The prophets identified the coming Messiah as fully God. Isaiah 9:6 is the “naming” prophecy that specifies that the Messiah would be called “Wonderful, Counsellor, The mighty God, The everlasting Father, The Prince of Peace.” Isaiah 7:14 specifies that “the Lord himself shall give you a sign; Behold, a virgin shall conceive, and bear a son, and shall call his name Immanuel.” Matthew quotes that passage and translates the Hebrew word Immanuel as “God with us” (Matthew 1:23).

The Scriptures abound with this teaching.

He is called the only begotten (John 1:14, 18; 3:16; 1 John 4:9).
He is called the Son of God (John 3:18; 5:25; 9:35; 11:4).
He is recognized as eternal (John 17:5, 24; Colossians 1:15; Micah 5:2).
He has the power of life in Himself (Romans 1:4; John 10:17-18; Colossians 1:18; Acts 13:32-33).
He is given the inheritance of God (Hebrews 1:2; 3:4, 6).
He performed the works of God (John 10:36-38).
Even the demons and Satan recognize Christ as God (Luke 4:41; Matthew 4:3, 6).

HMM III

God Was, That’s All!

Thy throne is established of old: thou art from everlasting. —Psalm 93:2

God never began to be. I want you to kick that word “began” around a little bit in your mind and think about it. “In the beginning God created the heaven and the earth” (Genesis 1:1), but God Himself never began to be! “Began” is a word that doesn’t affect God at all. There are many concepts and ideas that don’t touch God at all, such as the concept of beginning or creation, when God spoke and things began to be. “In the beginning God created”—but before the beginning, there wasn’t any “beginning”; there wasn’t any “before”! The old theologians used to say that eternity is a circle. Round and round the circle we go, but back before there was any circle, God was!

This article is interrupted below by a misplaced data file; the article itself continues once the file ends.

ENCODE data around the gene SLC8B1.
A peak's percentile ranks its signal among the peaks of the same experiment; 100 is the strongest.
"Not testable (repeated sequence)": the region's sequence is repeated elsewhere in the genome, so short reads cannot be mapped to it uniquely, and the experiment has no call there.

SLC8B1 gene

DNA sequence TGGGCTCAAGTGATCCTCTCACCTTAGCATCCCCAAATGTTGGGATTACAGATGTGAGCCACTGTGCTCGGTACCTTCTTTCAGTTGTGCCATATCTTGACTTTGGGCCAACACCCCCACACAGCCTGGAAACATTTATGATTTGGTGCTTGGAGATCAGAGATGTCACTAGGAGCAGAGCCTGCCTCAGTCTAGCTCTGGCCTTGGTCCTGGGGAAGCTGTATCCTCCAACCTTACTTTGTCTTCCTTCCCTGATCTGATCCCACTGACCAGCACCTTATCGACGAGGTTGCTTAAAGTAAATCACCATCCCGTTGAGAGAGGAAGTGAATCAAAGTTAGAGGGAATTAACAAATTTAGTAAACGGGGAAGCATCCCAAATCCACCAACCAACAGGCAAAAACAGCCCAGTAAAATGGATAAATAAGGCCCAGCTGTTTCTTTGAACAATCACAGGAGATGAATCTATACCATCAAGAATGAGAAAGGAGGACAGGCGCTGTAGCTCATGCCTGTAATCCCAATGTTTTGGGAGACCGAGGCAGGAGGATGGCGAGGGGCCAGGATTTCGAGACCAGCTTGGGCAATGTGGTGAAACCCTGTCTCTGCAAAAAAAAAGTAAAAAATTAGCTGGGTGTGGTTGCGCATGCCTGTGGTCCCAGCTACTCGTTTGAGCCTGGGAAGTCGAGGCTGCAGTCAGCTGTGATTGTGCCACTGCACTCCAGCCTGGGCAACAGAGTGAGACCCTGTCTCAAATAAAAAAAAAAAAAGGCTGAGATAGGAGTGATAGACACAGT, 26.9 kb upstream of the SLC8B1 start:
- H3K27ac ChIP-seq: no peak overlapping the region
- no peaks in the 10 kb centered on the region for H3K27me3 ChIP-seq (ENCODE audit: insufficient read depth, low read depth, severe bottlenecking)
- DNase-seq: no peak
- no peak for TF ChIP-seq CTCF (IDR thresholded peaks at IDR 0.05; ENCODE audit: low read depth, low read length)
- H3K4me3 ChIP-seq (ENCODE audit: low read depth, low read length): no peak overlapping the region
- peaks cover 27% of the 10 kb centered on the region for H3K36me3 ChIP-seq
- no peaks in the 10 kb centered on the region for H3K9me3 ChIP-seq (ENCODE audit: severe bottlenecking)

God didn’t begin to be—God was. God didn’t start out from somewhere—God just is….

But there never was a time when God was not! No one said, “Let God be”! Otherwise, the one who said “Let God be” would have to be God. And the one about whom He said “Let him be” wouldn’t be God at all, but a secondary “god” who wouldn’t be worth our trouble. God, back there in the beginning, created. God was, that’s all!

Lord, You are beyond my comprehension and worthy of my praise. Thou art from everlasting the great I AM. Amen.

Promise of the Spirit

This Jesus… being by the right hand of God exalted, and having received of the Father the promise of the Holy Ghost. (Acts 2:32-33)

The miraculous events wrought in Jerusalem by the Holy Spirit on the day of Pentecost indicated to the disciples that Jesus Christ, the Messiah-Savior, had indeed taken His place at the right hand of the Majesty on high.

With Jewish critics all around, Peter lifted his voice and said that all who were in Jerusalem on that day were seeing the fulfillment of prophecy—he words of Jesus that He would send the Holy Spirit after His death and resurrection and exaltation.

“Therefore,” Peter cried, “let all the house of Israel know assuredly, that God hath made that same Jesus whom ye have crucified, both Lord and Christ” (Acts 2:36).

Many, many have failed to note Peter’s Pentecostal emphasis: the important thing in God’s plan was the fact that Jesus had been exalted in heaven, and that His glorification there had been the signal for the coming of the promised Holy Spirit. What a lesson! The Spirit does not have to be begged—He comes when the Savior is honored and exalted!

Choice discoveries of the wondrous love and grace of Jesus

Choice discoveries of the wondrous love and grace of Jesus are most tenderly vouchsafed unto believers in the times of grief. Then it is that he lifts them up from his feet, where, like Mary, it is their delight to sit, and exalts them to the position of the favored John, pressing them to his breast and bidding them lean on his bosom.

The love of Christ in its sweetness, its fullness, its greatness, its faithfulness, passeth all human comprehension.

Heaven on earth is abounding love to Jesus. This is the first and last of true delight—to love him who is the first and the last. To love Jesus is another name for paradise.